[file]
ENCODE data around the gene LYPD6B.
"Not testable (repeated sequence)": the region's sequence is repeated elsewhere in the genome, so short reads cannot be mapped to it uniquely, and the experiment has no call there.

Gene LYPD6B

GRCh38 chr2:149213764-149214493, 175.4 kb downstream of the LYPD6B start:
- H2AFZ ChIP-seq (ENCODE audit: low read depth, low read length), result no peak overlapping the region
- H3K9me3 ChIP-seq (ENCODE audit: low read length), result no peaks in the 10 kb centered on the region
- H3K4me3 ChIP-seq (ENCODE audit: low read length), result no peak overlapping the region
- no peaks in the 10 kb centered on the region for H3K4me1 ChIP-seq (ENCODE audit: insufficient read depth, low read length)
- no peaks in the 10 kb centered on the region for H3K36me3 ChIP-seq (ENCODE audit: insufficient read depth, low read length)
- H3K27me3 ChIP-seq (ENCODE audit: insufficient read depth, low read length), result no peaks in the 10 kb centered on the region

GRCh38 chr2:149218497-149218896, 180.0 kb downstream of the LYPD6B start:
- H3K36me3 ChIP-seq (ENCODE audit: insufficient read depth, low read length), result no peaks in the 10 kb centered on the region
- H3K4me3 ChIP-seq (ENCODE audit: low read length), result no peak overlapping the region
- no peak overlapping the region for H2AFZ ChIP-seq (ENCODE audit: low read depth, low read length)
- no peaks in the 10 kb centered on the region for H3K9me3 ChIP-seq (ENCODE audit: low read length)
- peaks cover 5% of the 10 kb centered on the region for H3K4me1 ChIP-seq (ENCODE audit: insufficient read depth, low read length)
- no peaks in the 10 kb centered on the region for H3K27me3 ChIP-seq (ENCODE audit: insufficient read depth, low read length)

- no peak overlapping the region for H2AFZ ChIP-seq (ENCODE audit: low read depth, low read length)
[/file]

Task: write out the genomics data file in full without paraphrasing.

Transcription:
ENCODE data around the gene LYPD6B.
"Not testable (repeated sequence)": the region's sequence is repeated elsewhere in the genome, so short reads cannot be mapped to it uniquely, and the experiment has no call there.

Gene LYPD6B

GRCh38 chr2:149213764-149214493, 175.4 kb downstream of the LYPD6B start:
- H2AFZ ChIP-seq (ENCODE audit: low read depth, low read length), result no peak overlapping the region
- H3K9me3 ChIP-seq (ENCODE audit: low read length), result no peaks in the 10 kb centered on the region
- H3K4me3 ChIP-seq (ENCODE audit: low read length), result no peak overlapping the region
- no peaks in the 10 kb centered on the region for H3K4me1 ChIP-seq (ENCODE audit: insufficient read depth, low read length)
- no peaks in the 10 kb centered on the region for H3K36me3 ChIP-seq (ENCODE audit: insufficient read depth, low read length)
- H3K27me3 ChIP-seq (ENCODE audit: insufficient read depth, low read length), result no peaks in the 10 kb centered on the region

GRCh38 chr2:149218497-149218896, 180.0 kb downstream of the LYPD6B start:
- H3K36me3 ChIP-seq (ENCODE audit: insufficient read depth, low read length), result no peaks in the 10 kb centered on the region
- H3K4me3 ChIP-seq (ENCODE audit: low read length), result no peak overlapping the region
- no peak overlapping the region for H2AFZ ChIP-seq (ENCODE audit: low read depth, low read length)
- no peaks in the 10 kb centered on the region for H3K9me3 ChIP-seq (ENCODE audit: low read length)
- peaks cover 5% of the 10 kb centered on the region for H3K4me1 ChIP-seq (ENCODE audit: insufficient read depth, low read length)
- no peaks in the 10 kb centered on the region for H3K27me3 ChIP-seq (ENCODE audit: insufficient read depth, low read length)

- no peak overlapping the region for H2AFZ ChIP-seq (ENCODE audit: low read depth, low read length)